Main Organiser

Julius Centre University of Malaya


Department of Social and Preventive Medicine, Faculty of Medicine, University of Malay

Supported by

University of Malaya



YL Wong, K Chinna, LP Wong & J Mariapun


Julius Centre University of Malaya (JCUM), Social & Preventive Medicine, Faculty of Medicine, University of Malaya


Objectives: Knowledge of risk factors of cervical cancer is associated with the uptake of Pap smear test. The 1996 Second National Morbidity Survey reported only 26% of women had undergone screening in Malaysia, despite implementation of the national Pap smear screening program since 1969. A multi-site study was conducted to identify the correlates between risk perceptions and cervical cancer screening.

Methods: Mixed methods were applied. In-depth qualitative interviews were conducted to explore the level of knowledge, understanding and beliefs of cervical cancer and screening among women (N=60). Following this, a cross-sectional household survey was implemented using strata sampling provided by the Department of Statistics Malaysia (N=450).

Results: The women had limited knowledge about established risks for cervical cancer. Majority perceived certain types of food (instant noodles or chemical substances embedded in foods); smoking; drugs taking; family history; side effects of HRT; adultery; cleanliness of both husband and wife; environmental or air pollution and use of public toilets, poor feminine hygiene, contraceptive use, unclean abortion, frequent sex and sexual activities against the norm of religion as risks for cervical cancer. Awareness and knowledge of HPV were very limited. The practice of Pap smear screening is not regular or sustained. Instead, it was opportunistic screening during pre or postnatal care. Once they ceased giving birth, women also stopped Pap smear screening. In the household survey, 55.8% of the respondents had Pap smear test at least once. Among the variables tested, only Age (OR = 1.08, 95% CI = 1.14, 1.13), knowledge of signs & symptoms (OR=1.64; 95% CI=1.11, 2.42), number of pregnancies (OR=1.36; 95% CI=1.2, 1.54), education level and religion were found to be significantly correlated with Pap smear screening. Those with primary education (10%) and with certificate (14%) were less likely to uptake screening. Also it was found that the Muslim women were less likely to uptake screening (40%).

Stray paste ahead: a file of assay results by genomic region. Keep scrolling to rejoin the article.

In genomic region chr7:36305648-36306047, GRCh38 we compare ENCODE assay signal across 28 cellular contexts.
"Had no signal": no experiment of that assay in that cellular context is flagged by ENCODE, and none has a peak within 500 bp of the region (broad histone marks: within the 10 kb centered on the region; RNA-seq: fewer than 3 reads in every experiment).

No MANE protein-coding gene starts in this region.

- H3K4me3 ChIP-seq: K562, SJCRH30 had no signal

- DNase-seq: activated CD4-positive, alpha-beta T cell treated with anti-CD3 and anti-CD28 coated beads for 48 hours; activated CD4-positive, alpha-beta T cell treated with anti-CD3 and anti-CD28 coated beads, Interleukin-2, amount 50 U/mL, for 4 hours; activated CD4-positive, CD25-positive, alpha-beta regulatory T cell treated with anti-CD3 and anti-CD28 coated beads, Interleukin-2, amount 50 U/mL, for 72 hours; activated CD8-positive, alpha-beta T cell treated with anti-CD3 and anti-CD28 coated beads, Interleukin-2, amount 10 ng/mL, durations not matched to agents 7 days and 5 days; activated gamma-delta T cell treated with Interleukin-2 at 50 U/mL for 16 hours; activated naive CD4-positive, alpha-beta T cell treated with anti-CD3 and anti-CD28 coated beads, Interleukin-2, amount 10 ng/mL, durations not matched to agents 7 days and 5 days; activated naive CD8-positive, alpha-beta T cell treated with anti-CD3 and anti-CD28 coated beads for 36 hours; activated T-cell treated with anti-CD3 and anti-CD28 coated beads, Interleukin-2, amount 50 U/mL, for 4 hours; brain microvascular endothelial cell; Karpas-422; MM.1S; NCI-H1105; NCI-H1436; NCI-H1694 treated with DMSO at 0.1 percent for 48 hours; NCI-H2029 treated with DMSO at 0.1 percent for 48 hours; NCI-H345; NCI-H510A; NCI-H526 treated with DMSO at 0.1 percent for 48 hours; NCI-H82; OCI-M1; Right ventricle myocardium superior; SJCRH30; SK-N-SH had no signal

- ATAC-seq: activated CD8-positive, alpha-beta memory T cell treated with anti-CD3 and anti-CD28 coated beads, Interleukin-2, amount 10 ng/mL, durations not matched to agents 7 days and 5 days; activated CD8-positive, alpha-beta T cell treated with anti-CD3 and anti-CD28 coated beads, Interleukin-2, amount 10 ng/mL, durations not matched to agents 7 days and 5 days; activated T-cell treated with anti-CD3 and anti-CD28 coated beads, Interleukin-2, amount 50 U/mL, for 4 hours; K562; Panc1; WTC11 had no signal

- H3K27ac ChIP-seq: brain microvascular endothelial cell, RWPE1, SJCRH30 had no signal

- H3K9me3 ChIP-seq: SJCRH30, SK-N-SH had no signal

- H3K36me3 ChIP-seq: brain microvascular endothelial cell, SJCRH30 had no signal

Conclusions: Thus, emphasis should be placed on the understanding of cervical cancer etiology and the causative role of HPV to eliminate anecdotal beliefs as risks for cervical cancer. Expanding the knowledge of risk factors of cervical cancer is strategic for increasing and sustaining uptake of Pap smear screening versus current opportunistic screening practices.